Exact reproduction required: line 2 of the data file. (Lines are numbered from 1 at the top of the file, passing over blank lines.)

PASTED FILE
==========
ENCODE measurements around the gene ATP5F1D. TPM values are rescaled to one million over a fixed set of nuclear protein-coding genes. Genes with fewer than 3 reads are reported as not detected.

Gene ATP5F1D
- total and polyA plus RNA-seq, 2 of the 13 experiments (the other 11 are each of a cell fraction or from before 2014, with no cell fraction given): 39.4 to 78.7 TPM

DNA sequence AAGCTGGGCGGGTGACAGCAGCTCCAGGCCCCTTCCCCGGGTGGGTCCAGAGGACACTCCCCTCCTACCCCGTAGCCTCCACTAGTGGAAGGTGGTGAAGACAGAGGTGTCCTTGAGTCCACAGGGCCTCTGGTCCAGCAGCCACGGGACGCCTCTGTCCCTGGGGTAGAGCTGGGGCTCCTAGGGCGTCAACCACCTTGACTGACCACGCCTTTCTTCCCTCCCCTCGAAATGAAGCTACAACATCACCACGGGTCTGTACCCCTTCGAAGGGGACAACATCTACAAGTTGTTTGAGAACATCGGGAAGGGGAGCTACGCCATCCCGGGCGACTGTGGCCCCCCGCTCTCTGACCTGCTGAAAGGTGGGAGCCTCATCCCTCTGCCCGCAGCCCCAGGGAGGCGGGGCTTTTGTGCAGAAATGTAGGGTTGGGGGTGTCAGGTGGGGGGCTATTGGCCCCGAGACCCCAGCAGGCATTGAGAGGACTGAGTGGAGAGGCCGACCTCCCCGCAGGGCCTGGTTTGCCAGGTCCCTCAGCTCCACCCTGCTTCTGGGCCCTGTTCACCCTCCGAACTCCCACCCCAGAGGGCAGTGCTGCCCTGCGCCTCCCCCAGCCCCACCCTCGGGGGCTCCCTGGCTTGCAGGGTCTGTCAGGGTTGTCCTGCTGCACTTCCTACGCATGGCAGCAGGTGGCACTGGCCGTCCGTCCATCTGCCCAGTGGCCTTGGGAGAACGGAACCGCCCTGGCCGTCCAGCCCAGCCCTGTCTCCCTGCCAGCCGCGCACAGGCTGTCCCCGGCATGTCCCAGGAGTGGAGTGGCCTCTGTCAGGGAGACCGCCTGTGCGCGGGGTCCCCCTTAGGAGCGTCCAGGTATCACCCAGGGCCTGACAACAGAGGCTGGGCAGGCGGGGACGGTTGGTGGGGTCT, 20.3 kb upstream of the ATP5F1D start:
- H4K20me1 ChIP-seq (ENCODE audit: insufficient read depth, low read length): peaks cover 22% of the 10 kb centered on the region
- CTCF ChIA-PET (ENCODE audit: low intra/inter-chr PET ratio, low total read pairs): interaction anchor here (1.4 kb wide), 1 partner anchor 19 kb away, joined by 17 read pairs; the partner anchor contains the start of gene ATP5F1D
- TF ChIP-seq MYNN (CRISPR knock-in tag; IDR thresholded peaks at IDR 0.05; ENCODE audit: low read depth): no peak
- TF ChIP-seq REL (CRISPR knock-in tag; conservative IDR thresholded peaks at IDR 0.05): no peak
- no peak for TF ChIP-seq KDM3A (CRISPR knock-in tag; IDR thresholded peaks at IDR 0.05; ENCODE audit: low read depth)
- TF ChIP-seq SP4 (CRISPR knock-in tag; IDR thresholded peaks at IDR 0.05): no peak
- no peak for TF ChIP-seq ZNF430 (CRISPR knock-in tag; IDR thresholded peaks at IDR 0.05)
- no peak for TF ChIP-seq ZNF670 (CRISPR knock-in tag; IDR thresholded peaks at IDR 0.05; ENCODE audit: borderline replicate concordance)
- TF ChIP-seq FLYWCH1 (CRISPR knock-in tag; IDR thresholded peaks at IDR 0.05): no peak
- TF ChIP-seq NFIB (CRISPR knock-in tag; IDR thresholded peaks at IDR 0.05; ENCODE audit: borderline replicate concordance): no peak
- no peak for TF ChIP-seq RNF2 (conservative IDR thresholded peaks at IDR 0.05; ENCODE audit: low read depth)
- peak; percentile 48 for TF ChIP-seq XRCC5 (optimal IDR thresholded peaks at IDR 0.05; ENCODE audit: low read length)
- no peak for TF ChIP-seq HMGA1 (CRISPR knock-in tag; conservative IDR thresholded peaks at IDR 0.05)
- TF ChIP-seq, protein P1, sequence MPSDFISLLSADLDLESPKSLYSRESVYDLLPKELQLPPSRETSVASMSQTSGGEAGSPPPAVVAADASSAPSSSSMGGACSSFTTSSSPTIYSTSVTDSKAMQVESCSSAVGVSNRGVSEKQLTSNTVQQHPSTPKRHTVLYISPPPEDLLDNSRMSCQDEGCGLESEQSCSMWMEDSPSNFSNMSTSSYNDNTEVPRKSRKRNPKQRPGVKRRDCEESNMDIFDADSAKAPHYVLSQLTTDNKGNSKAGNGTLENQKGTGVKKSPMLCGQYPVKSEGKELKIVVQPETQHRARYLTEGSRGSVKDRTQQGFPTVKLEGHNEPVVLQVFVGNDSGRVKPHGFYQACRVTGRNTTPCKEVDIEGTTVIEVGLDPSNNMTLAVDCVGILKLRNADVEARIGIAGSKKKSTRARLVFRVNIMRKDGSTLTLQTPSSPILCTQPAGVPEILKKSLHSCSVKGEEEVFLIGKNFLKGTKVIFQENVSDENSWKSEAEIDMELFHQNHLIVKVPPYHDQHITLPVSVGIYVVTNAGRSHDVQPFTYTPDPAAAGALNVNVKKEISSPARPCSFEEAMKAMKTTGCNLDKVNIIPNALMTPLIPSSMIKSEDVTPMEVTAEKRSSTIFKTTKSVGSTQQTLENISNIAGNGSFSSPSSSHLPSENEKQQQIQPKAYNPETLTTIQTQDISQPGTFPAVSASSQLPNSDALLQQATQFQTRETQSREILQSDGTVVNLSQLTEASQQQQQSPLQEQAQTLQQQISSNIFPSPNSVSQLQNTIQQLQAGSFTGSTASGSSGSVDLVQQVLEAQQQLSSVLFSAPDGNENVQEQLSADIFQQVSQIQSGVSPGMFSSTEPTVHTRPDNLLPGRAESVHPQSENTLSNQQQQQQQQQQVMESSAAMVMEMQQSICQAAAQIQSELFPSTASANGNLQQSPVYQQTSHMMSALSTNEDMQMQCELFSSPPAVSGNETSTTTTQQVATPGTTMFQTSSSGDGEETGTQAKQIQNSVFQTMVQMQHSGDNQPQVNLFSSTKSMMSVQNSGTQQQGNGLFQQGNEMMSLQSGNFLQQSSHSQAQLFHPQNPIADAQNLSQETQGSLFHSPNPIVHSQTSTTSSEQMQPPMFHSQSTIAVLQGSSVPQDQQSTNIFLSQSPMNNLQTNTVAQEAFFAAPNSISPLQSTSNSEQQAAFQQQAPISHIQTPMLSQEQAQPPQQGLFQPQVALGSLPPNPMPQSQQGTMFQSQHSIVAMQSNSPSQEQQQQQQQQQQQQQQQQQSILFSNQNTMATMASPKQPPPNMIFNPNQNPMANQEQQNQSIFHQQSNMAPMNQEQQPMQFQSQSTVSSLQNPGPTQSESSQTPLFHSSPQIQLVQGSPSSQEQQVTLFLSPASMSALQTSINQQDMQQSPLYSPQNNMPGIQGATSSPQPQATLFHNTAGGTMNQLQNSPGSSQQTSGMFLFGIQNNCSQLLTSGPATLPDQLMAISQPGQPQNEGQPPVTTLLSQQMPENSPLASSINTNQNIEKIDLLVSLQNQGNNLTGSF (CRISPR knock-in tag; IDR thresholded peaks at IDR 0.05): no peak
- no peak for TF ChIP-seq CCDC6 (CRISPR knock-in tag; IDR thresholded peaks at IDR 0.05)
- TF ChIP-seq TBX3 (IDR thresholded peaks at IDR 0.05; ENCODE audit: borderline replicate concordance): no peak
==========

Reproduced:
Gene ATP5F1D